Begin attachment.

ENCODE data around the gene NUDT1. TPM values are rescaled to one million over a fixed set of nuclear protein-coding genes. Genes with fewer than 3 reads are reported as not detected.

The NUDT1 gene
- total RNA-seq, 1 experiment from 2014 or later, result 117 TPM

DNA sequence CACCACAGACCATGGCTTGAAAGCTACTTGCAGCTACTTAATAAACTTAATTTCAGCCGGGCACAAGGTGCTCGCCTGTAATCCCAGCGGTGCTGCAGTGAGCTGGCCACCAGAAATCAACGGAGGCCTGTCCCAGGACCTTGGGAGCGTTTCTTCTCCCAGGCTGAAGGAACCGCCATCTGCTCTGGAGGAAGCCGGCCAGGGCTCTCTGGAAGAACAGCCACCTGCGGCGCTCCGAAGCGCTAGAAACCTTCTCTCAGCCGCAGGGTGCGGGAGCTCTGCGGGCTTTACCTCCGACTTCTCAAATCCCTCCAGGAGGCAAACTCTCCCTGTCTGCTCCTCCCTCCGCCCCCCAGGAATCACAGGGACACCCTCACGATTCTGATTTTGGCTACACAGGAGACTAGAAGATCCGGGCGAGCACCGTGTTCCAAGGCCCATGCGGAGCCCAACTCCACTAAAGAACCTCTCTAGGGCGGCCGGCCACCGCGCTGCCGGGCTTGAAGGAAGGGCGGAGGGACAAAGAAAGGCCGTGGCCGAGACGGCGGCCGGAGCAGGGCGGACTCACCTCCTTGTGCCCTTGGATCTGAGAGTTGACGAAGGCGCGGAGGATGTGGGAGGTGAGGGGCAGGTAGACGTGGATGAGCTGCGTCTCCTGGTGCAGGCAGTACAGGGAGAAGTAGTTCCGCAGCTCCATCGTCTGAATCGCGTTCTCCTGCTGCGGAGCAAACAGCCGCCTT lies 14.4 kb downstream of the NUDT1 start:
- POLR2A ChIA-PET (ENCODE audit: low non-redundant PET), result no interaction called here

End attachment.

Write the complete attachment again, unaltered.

ENCODE data around the gene NUDT1. TPM values are rescaled to one million over a fixed set of nuclear protein-coding genes. Genes with fewer than 3 reads are reported as not detected.

The NUDT1 gene
- total RNA-seq, 1 experiment from 2014 or later, result 117 TPM

DNA sequence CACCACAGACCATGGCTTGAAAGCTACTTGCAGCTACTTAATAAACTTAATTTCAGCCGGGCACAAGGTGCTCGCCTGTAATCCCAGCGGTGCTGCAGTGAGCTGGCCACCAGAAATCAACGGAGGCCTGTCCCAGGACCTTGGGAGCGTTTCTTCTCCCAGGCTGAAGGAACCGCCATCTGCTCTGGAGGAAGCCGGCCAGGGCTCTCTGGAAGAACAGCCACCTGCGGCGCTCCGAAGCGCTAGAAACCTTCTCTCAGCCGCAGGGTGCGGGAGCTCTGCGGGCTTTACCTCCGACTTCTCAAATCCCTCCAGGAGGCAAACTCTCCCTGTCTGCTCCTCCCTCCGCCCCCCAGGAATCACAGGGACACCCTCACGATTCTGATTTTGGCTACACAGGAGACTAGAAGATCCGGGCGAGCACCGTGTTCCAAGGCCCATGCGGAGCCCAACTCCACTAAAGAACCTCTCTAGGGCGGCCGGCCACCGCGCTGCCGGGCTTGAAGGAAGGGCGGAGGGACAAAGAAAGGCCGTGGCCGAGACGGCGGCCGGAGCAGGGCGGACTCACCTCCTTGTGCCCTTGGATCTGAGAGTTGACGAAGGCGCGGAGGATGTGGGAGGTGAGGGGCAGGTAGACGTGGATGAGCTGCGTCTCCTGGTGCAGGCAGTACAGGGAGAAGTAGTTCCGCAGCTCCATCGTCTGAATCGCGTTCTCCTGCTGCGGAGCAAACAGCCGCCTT lies 14.4 kb downstream of the NUDT1 start:
- POLR2A ChIA-PET (ENCODE audit: low non-redundant PET), result no interaction called here